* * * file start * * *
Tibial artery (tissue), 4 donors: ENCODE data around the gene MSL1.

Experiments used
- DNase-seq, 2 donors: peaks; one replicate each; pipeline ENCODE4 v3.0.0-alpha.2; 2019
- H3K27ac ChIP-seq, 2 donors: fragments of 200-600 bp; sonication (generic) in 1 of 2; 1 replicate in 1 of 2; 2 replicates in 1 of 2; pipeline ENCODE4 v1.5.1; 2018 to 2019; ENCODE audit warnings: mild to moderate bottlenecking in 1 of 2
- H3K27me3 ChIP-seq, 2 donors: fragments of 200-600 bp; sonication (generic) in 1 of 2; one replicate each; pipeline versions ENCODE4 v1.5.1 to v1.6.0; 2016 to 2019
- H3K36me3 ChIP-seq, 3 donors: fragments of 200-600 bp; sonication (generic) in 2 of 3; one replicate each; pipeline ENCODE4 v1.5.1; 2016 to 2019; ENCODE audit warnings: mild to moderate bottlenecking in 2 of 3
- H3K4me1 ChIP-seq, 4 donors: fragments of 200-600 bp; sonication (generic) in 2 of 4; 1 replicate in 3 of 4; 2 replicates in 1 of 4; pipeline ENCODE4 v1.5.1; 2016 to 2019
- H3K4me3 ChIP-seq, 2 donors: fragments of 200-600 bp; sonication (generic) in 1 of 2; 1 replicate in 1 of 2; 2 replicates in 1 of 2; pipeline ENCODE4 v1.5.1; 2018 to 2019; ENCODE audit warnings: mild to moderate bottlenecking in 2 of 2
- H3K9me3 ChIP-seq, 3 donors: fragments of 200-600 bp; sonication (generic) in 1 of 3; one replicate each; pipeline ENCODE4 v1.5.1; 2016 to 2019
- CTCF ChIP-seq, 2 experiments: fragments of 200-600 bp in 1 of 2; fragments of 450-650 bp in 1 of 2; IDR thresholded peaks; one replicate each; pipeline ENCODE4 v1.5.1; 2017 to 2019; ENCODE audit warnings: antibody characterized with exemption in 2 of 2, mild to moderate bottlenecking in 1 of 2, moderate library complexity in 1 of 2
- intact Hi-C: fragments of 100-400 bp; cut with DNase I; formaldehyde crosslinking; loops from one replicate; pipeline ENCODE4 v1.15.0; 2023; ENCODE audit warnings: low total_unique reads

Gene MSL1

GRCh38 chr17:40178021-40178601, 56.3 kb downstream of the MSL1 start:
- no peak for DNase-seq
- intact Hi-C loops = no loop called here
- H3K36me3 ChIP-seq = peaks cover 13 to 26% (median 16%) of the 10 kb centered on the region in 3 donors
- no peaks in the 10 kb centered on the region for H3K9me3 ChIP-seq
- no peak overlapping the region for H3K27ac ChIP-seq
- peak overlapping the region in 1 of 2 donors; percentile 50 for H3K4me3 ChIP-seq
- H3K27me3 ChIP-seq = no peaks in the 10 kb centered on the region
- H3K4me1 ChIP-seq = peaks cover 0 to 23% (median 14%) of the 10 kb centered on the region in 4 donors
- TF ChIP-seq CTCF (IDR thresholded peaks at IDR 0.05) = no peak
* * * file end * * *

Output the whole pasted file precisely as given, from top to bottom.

Tibial artery (tissue), 4 donors: ENCODE data around the gene MSL1.

Experiments used
- DNase-seq, 2 donors: peaks; one replicate each; pipeline ENCODE4 v3.0.0-alpha.2; 2019
- H3K27ac ChIP-seq, 2 donors: fragments of 200-600 bp; sonication (generic) in 1 of 2; 1 replicate in 1 of 2; 2 replicates in 1 of 2; pipeline ENCODE4 v1.5.1; 2018 to 2019; ENCODE audit warnings: mild to moderate bottlenecking in 1 of 2
- H3K27me3 ChIP-seq, 2 donors: fragments of 200-600 bp; sonication (generic) in 1 of 2; one replicate each; pipeline versions ENCODE4 v1.5.1 to v1.6.0; 2016 to 2019
- H3K36me3 ChIP-seq, 3 donors: fragments of 200-600 bp; sonication (generic) in 2 of 3; one replicate each; pipeline ENCODE4 v1.5.1; 2016 to 2019; ENCODE audit warnings: mild to moderate bottlenecking in 2 of 3
- H3K4me1 ChIP-seq, 4 donors: fragments of 200-600 bp; sonication (generic) in 2 of 4; 1 replicate in 3 of 4; 2 replicates in 1 of 4; pipeline ENCODE4 v1.5.1; 2016 to 2019
- H3K4me3 ChIP-seq, 2 donors: fragments of 200-600 bp; sonication (generic) in 1 of 2; 1 replicate in 1 of 2; 2 replicates in 1 of 2; pipeline ENCODE4 v1.5.1; 2018 to 2019; ENCODE audit warnings: mild to moderate bottlenecking in 2 of 2
- H3K9me3 ChIP-seq, 3 donors: fragments of 200-600 bp; sonication (generic) in 1 of 3; one replicate each; pipeline ENCODE4 v1.5.1; 2016 to 2019
- CTCF ChIP-seq, 2 experiments: fragments of 200-600 bp in 1 of 2; fragments of 450-650 bp in 1 of 2; IDR thresholded peaks; one replicate each; pipeline ENCODE4 v1.5.1; 2017 to 2019; ENCODE audit warnings: antibody characterized with exemption in 2 of 2, mild to moderate bottlenecking in 1 of 2, moderate library complexity in 1 of 2
- intact Hi-C: fragments of 100-400 bp; cut with DNase I; formaldehyde crosslinking; loops from one replicate; pipeline ENCODE4 v1.15.0; 2023; ENCODE audit warnings: low total_unique reads

Gene MSL1

GRCh38 chr17:40178021-40178601, 56.3 kb downstream of the MSL1 start:
- no peak for DNase-seq
- intact Hi-C loops = no loop called here
- H3K36me3 ChIP-seq = peaks cover 13 to 26% (median 16%) of the 10 kb centered on the region in 3 donors
- no peaks in the 10 kb centered on the region for H3K9me3 ChIP-seq
- no peak overlapping the region for H3K27ac ChIP-seq
- peak overlapping the region in 1 of 2 donors; percentile 50 for H3K4me3 ChIP-seq
- H3K27me3 ChIP-seq = no peaks in the 10 kb centered on the region
- H3K4me1 ChIP-seq = peaks cover 0 to 23% (median 14%) of the 10 kb centered on the region in 4 donors
- TF ChIP-seq CTCF (IDR thresholded peaks at IDR 0.05) = no peak